Well, it passed right over us: bolts of lightning all around, heavy rain, and big winds. We stuck it out under umbrellas and towels and hoped it would clear quickly, but, alas, it was not to be. The rest of the set was canceled, and we marched our wet selves back to the ferry. By the time we got back to Manhattan, the rain had stopped.

Here are the bedraggled survivors waiting for their train home (Karen with the kids and her sister, Dina):


And we never did get to hear “Love Shack.”

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Tonight Karen and I saw the play The Report of My Death, a one-person show starring Michael Graves and written and directed by Adam Klasfeld.

The play itself was witty and wise. But the remarkable thing about it was the venue. This production is the latest in the new tradition (is that an oxymoron?) of staging theatrical productions on old boats. The trend started when an opera was produced aboard the Mary Whalen (scroll down the linked page for details), and tonight’s performance took place on the deck of the steamship LILAC, a decommissioned U.S. Coast Guard lighthouse tender moored at Pier 40 on the Hudson River.

The story of the play (or docudrama, as Klasfeld calls it) is Mark Twain traveling around the world by steamship and train, giving lectures to try to recoup his losses from a bad business deal. As such, it is highly appropriate to stage it on the deck of an old steamship. Here’s the set:

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Set of The Report of My Death

The gentle rocking of the boat, the breeze from the river, and the threat of rain all enhanced the experience. Also adding to the ambiance was the presence of Iggy, the ship’s cat:

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Tugster has more on LILAC here. And Bowsprite shows off one of her amazing watercolors of the ship here.

The play runs for a few more days; follow this link to try to get tickets.

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On August 1 Karen and I made a triumphal (okay, maybe it wasn’t triumphal) return to Governors Island, this time with the kids in tow. Unfortunately, we were not able to take Puffin, so we joined the huddled masses on the ferry from the Battery Maritime Building, all yearning to breathe free on the lawns and promenade of the island.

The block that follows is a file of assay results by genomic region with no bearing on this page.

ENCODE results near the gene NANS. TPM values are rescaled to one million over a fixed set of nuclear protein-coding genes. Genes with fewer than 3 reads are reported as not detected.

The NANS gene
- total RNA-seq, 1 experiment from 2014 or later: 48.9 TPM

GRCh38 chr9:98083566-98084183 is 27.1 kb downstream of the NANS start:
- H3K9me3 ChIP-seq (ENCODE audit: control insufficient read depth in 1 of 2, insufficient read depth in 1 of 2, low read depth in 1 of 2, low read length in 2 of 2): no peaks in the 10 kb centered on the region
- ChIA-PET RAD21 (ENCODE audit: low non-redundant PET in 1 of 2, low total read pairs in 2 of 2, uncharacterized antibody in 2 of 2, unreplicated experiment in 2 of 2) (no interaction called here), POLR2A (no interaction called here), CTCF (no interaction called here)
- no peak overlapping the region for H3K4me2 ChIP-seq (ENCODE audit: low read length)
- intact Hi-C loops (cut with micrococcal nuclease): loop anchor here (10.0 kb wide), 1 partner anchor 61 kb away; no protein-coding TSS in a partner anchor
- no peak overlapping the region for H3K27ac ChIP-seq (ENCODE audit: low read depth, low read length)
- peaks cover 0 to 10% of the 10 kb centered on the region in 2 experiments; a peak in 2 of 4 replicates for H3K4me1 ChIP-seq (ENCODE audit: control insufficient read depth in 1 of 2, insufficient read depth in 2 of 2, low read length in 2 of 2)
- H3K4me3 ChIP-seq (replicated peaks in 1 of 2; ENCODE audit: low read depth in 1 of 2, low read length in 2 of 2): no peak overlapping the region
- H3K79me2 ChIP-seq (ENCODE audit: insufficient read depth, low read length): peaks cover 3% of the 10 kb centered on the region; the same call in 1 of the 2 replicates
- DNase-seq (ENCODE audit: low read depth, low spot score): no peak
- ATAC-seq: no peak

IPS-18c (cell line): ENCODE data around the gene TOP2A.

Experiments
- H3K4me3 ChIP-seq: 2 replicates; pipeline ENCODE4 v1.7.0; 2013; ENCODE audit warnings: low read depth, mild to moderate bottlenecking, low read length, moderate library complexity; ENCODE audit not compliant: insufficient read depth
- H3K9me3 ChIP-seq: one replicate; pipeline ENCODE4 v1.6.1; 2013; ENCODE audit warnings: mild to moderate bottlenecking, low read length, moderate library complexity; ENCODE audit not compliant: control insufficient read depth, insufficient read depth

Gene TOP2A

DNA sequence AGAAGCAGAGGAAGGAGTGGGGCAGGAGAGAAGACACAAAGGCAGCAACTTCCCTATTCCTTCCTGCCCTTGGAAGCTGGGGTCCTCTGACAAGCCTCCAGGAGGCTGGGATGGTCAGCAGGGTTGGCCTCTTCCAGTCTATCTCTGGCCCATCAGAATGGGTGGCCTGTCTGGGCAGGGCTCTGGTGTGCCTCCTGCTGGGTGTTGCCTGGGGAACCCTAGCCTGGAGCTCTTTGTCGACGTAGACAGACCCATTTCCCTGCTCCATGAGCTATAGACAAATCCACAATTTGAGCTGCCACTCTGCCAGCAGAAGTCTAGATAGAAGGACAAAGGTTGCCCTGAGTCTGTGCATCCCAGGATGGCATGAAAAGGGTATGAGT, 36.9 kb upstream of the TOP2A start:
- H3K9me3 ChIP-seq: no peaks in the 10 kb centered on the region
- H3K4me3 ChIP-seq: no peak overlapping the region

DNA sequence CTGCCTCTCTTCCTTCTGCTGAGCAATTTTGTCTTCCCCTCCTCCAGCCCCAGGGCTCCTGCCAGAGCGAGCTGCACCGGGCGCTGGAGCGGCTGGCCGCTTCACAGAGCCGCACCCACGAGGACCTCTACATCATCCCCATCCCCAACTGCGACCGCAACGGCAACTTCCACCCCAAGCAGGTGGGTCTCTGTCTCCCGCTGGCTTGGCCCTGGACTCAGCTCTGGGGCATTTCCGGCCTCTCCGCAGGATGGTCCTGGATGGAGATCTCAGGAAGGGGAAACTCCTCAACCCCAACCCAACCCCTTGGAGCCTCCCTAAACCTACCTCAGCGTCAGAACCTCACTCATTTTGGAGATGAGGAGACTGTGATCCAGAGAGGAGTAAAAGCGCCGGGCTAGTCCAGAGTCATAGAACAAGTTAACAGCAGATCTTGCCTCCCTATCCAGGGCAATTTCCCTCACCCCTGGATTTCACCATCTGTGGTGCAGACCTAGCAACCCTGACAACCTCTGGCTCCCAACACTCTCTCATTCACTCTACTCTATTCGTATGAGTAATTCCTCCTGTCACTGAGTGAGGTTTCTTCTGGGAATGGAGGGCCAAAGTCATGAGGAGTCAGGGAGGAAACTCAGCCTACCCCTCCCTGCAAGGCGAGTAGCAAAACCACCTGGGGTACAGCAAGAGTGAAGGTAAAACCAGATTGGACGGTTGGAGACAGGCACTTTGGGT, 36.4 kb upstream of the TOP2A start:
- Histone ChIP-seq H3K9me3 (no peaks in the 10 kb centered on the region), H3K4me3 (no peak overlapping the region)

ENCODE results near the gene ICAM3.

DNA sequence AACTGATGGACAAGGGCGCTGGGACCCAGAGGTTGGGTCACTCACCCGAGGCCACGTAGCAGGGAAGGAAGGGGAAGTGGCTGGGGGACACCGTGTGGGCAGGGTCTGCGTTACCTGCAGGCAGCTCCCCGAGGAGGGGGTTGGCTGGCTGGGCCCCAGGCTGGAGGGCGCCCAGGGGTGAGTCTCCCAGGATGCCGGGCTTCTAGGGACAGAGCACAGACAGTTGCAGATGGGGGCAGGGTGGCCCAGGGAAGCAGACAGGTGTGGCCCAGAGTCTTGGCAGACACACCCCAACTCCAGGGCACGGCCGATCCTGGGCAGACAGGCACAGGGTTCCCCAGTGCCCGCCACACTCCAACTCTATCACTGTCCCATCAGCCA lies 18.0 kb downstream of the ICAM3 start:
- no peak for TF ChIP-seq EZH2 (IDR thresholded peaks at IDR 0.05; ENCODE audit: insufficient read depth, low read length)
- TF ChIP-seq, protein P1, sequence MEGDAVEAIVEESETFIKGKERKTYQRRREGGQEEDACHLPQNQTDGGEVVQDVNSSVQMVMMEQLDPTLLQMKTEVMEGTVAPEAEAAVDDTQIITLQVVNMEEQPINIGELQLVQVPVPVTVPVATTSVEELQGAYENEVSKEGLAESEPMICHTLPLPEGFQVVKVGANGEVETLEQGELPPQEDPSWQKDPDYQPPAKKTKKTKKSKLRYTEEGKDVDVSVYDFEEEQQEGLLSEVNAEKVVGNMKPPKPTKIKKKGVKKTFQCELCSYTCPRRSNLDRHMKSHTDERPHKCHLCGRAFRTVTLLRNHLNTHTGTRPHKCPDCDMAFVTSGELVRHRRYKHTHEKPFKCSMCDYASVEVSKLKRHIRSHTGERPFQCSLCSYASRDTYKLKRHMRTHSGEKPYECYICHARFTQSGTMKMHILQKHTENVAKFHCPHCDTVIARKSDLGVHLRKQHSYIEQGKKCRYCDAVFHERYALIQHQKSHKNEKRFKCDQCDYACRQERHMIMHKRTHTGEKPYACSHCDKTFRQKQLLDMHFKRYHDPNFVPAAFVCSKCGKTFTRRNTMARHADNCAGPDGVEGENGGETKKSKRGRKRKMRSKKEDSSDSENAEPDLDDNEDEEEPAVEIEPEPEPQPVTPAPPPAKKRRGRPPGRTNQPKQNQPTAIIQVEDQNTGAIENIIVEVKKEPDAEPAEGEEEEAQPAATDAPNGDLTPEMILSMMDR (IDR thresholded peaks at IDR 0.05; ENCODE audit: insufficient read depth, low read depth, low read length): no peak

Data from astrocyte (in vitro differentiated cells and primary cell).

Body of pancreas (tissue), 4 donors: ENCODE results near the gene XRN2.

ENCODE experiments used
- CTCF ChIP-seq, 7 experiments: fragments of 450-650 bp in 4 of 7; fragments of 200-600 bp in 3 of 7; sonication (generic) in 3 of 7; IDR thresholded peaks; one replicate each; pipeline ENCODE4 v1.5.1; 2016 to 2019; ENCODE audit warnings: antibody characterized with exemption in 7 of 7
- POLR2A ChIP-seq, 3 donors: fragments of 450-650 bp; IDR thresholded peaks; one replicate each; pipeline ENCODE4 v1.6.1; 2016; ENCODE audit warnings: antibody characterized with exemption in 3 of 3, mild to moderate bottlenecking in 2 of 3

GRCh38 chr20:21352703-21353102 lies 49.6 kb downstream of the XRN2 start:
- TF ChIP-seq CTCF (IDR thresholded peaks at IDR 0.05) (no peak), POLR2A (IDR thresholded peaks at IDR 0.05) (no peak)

In 1809 Washington Irving, in A History of New-York, from the Beginning of the World to the End of the Dutch Dynasty; Containing, among Many Surprising and Curious Matters, the Unutterable Ponderings of Walter the Doubter, the Disastrous Projects of William the Testy, and the Chivalric Achievements of Peter the Headstrong—The Three Dutch Governors of New Amsterdam: Being the Only Authentic History of the Times that Ever Hath Been or Ever Will Be Published, bemoaned the fact that Governors Island, “once a smiling garden . . . was now covered with fortifications” so that it “resembled a fierce little warrior in a big cocked hat, breathing gunpowder and defiance to the world!”

I’m happy to report that, although the fortifications remain, the gunpowder and defiance seem to be gone.


The island is aswarm with peaceful New Yorkers and visitors who roam everywhere by foot, bike, scooter, and other human-powered wheeled transport. In fact, it was the bicycles that lured us to Governors Island this time. We were hoping to rent one of Bike and Roll‘s quadcycles, but we were much too late, and there weren’t any available. Instead, we each got a bicycle—mountain bikes for the kids, and fancy, orange Dutch bikes for Karen and me.


Riding the complete perimeter of the island is easy due to the lack of hills and the lovely breezes off the water.


There are plenty of places to stop and lots of grass to rest on. If you go on Fridays, you can get a bike for an hour for free, and Bike and Roll has just added 50 more bicycles to its fleet. (Here’s a question, though: How come they get to charge for the orange bikes? They were donated to New York City by the Dutch government.)

At any rate, it was another thoroughly enjoyable afternoon on Governors Island. Next time we’ll bring our own bikes, though.